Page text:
The number of Chinese students enrolling in UK universities for 2020 decreased by 58%, and the University of Oxford has forecasted that international student mobility can only go back to 2019’s level by 2025 – although I personally think it can bounce back sooner. Factors that will influence students’ decisions are whether there will be campus-based teaching, and the availability of flights, visas and English exams – that sort of thing.
And how do you think the pandemic affected Chinese students’ accommodation choices?
Pre-Covid, Chinese students typically seemed to favour ensuite rooms, believing them to be the best value for money. But during the pandemic, more and more Chinese students realised that studios are safer during the current situation.
I recommended a Unite Students studio flat to a friend’s son in Edinburgh in August 2020, and he thanked me during the 20/21 academic year to say choosing a studio was a wise decision.
The process of applying to UK universities or even booking accommodation in the UK can be stressful for Chinese students – for example, navigating the language barrier. So it’s common for students to use agents for academic and accommodation advice.
Can you tell us a bit more about agents and the services they provide to students, and how Unite Students works with them?
In China, we have two types of agents helping students to study abroad. Education agents help students to apply to foreign universities – for example, selecting universities, advice on subjects, writing personal statements and helping out with visa applications – while property agents help students to apply to overseas accommodation.
It’s common for students in China to consult agents when they plan to study abroad. Education agents charge students for their services and get referral fees from universities, but they don’t usually have the expertise or resources to respond to detailed queries about accommodation; property agents are specialists in this area and know each city’s property market well, but don’t charge students for their services.
Unite Students works closely with the main players in this market. Most of these companies didn’t exist 10 years ago; we have seen them evolve and grow over the years to reach the size they have now. We use these partners to organise online and offline activities, including on-campus events, and work closely with universities on this. In addition to advising on accommodation, we are also able to share tips with them before their departure for the UK.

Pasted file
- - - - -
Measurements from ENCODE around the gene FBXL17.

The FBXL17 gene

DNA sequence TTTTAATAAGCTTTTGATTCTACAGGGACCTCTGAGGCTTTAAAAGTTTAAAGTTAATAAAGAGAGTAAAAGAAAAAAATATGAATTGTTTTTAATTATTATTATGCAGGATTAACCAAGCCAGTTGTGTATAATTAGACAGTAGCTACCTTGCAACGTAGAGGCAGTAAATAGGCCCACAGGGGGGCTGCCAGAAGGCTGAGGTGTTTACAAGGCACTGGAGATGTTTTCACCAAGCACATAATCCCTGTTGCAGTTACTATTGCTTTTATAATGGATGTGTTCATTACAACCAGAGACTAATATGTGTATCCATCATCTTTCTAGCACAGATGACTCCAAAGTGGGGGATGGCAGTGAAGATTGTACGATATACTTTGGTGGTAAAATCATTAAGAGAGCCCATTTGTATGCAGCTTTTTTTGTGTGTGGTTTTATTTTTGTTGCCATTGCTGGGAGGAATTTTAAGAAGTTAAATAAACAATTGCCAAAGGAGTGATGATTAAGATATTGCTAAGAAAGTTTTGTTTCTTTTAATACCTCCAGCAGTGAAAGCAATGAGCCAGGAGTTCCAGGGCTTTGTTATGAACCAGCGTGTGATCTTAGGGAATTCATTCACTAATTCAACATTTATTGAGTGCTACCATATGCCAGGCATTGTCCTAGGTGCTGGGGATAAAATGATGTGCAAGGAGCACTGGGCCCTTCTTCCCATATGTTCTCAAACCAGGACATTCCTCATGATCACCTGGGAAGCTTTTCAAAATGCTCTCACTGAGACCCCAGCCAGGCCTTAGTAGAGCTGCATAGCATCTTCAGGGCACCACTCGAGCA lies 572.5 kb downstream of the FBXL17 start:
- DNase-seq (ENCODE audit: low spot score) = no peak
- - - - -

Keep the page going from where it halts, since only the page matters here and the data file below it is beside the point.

And finally, a slightly more personal question. You spent 7 years in the UK both studying and working before returning to China. Can you tell us a bit more about your experience in the UK?
I knew nothing about the UK before I arrived for my Masters degrees. Every time I do pre-departure events or talk to students, I am reminded that they have far more help compared to what I had ten years ago – but I’m proud that my first-hand experiences and knowledge of the UK is able to help them make their decisions.
After finishing my first Masters degree in HR, I went back to China and got onto the Masters course in Journalism at Peking University. After one month, I decided to return to the UK to take a Journalism MA there, and I have never regretted on that decision. In China, journalism courses are more about reading textbooks and remembering journalism history, whereas on the first day of our course in the UK, we were given a camera to go out for filming and interviewing. It was a much more practical course, and the majority of lecturers either still work for media outlets part-time or worked as a journalist for many years before teaching, with great connections across the industry.
My course leader worked for the BBC for more than 20 years before moving into academia, and recommended me to her former colleague, which is how I got to work for the BBC. I found so many opportunities through my lecturers – one invited an ex-colleague, now an MP, to present to his undergraduate classes and asked me to attend, which led to me getting an internship at ITV.
Studying in UK made me very competitive in the job market, even though I’m no longer pursuing journalism. What I’ve gained from the courses is not only knowledge, but broader competencies that help me wherever I go – I’m particularly proud of the strong presenting skills I picked up from business school, where we recorded ourselves giving a presentation at the beginning and end of the course to see our improvement. It helped me to stand out from 2,500 candidates in a job interview in Beijing, and really confirmed the value of an education in the UK.
Read Bernadette’s blog about supporting Chinese students’ mental health here.